Racial/Ethnic Differences in Trauma Exposure and Mental Health Disorders in Adolescents

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Abstract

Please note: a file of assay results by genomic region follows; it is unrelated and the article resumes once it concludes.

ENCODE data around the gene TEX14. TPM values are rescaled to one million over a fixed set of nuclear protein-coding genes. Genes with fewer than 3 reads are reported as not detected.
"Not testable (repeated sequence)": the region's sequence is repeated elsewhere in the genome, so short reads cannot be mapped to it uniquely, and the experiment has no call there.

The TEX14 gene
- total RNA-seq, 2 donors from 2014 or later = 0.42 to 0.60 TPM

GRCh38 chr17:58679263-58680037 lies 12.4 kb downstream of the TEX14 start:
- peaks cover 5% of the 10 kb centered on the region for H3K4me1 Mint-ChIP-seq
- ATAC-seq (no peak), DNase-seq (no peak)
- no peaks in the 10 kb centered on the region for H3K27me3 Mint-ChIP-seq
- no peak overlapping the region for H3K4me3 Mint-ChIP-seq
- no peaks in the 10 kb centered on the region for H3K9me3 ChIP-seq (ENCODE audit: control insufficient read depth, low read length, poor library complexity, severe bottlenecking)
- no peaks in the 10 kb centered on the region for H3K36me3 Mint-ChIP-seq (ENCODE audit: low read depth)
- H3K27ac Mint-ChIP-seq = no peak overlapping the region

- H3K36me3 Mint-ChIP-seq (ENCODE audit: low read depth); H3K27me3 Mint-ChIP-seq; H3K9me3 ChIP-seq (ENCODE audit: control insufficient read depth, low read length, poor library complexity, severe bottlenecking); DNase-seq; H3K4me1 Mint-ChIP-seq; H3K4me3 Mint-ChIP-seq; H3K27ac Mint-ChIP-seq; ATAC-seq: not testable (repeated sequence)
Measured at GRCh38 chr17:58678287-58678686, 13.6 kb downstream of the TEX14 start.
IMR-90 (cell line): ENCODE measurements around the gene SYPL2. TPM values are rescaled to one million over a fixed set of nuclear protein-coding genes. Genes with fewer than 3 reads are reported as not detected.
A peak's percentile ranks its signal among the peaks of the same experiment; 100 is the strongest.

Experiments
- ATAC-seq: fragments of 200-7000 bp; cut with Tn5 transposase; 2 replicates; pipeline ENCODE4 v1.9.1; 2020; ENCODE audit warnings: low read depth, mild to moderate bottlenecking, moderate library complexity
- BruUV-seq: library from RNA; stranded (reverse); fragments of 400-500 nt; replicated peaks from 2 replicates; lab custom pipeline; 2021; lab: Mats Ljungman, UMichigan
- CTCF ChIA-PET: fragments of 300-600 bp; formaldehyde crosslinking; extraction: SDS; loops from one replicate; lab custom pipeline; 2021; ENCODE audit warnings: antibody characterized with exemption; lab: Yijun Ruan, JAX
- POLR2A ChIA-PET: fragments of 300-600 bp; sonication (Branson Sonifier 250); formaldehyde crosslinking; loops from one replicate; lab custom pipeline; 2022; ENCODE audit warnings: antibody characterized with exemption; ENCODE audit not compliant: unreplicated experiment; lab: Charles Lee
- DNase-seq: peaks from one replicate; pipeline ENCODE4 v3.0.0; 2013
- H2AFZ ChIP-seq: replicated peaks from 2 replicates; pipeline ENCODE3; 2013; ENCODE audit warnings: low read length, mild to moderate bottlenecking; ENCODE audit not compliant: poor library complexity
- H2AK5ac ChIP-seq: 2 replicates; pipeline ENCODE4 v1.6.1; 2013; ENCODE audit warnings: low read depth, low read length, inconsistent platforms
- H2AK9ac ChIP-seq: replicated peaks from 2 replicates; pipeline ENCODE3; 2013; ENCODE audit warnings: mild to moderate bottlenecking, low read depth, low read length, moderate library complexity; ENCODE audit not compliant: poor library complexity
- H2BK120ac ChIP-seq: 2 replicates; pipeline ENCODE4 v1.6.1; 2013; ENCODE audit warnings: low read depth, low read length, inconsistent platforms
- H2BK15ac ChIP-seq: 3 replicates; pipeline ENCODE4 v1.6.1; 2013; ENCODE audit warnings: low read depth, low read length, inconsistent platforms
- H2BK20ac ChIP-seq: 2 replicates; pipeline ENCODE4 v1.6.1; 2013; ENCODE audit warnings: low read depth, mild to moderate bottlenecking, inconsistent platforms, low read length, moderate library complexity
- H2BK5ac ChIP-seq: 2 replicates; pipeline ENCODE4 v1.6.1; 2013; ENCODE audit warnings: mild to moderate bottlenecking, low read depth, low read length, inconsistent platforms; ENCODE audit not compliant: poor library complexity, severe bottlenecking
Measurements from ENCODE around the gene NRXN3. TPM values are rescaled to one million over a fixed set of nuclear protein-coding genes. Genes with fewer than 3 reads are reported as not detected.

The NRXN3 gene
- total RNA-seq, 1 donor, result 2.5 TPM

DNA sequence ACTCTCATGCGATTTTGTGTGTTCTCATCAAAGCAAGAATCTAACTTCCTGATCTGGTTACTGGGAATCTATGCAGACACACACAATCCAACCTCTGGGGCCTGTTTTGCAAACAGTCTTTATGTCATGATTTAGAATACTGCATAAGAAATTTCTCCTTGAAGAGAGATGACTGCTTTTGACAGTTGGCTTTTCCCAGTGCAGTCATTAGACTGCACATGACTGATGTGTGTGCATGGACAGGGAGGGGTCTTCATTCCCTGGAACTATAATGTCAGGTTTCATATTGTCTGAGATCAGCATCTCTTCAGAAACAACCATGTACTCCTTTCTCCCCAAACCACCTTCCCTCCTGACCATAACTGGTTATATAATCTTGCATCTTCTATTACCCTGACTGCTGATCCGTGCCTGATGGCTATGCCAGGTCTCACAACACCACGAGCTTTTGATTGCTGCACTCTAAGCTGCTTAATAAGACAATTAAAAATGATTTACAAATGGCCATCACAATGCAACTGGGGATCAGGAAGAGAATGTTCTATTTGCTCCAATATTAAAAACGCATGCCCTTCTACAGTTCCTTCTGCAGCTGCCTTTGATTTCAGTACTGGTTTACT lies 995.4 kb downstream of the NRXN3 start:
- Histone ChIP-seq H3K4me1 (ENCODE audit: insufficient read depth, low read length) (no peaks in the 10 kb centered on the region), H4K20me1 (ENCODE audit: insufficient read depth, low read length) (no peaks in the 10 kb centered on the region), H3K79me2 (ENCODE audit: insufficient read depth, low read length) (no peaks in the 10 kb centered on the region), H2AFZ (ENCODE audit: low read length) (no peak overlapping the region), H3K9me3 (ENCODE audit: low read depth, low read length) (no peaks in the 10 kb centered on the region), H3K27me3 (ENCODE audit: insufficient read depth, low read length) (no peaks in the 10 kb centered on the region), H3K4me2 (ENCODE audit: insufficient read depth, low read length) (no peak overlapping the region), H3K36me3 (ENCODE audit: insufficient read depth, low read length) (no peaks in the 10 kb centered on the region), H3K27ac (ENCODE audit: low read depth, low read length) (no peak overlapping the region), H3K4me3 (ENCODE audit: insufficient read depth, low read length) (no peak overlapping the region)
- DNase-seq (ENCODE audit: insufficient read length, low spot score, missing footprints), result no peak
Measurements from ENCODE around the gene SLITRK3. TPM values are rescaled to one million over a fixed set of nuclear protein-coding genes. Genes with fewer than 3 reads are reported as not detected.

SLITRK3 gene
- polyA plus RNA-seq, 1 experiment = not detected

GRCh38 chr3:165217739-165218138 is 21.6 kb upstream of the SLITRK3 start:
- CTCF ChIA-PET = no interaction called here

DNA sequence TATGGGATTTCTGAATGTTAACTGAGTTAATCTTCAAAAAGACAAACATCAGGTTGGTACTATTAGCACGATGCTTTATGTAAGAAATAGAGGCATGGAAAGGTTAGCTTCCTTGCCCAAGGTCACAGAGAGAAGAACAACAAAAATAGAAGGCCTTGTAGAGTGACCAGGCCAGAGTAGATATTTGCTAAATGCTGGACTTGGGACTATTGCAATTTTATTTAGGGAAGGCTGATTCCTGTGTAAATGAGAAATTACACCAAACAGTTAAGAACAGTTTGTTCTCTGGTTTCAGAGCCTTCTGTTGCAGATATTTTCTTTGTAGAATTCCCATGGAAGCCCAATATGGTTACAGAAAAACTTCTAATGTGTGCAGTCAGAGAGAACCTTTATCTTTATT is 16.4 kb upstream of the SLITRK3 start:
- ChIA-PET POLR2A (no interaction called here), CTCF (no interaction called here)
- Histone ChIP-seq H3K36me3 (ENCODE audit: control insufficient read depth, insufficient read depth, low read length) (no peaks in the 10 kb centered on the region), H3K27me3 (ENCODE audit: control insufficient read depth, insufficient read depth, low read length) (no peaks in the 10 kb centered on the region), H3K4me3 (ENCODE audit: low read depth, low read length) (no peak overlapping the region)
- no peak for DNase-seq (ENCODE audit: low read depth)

Objective: Research has cited increased prevalence of mood disorders, anxiety disorders, and exposure to interpersonal violence for Hispanics and non-Hispanic Black adolescents, as well as ethnic differences in externalizing behavior (e.g., substance use, delinquency). The current study combined these areas by examining racial/ethnic differences in mental health correlates of trauma exposure. Method: Interviews were conducted to assess polyvictimization, posttraumatic stress disorder (PTSD), major depressive disorder (MDD), substance use, and delinquency in a nationally representative sample of adolescents (N = 3,614; 15.4% non-Hispanic Black; 11.3% Hispanic; 64.9% non-Hispanic White). Results: Hispanic and non-Hispanic Black adolescents endorsed greater polyvictimization than non-Hispanic Whites; however, differences in MDD and PTSD were only significant when assessed with symptom counts. Non-Hispanic Black adolescents reported the least drug use. Non-Hispanic Black and Hispanic adolescents endorsed more delinquency than non-Hispanic White adolescents. Polyvictimization only accounted for ethnic disparities in delinquency. Conclusion: Trauma-related disparities may differ across internalizing and externalizing concerns. Subsequent research should continue to examine other factors that may contribute to racial/ethnic differences in trauma sequelae.

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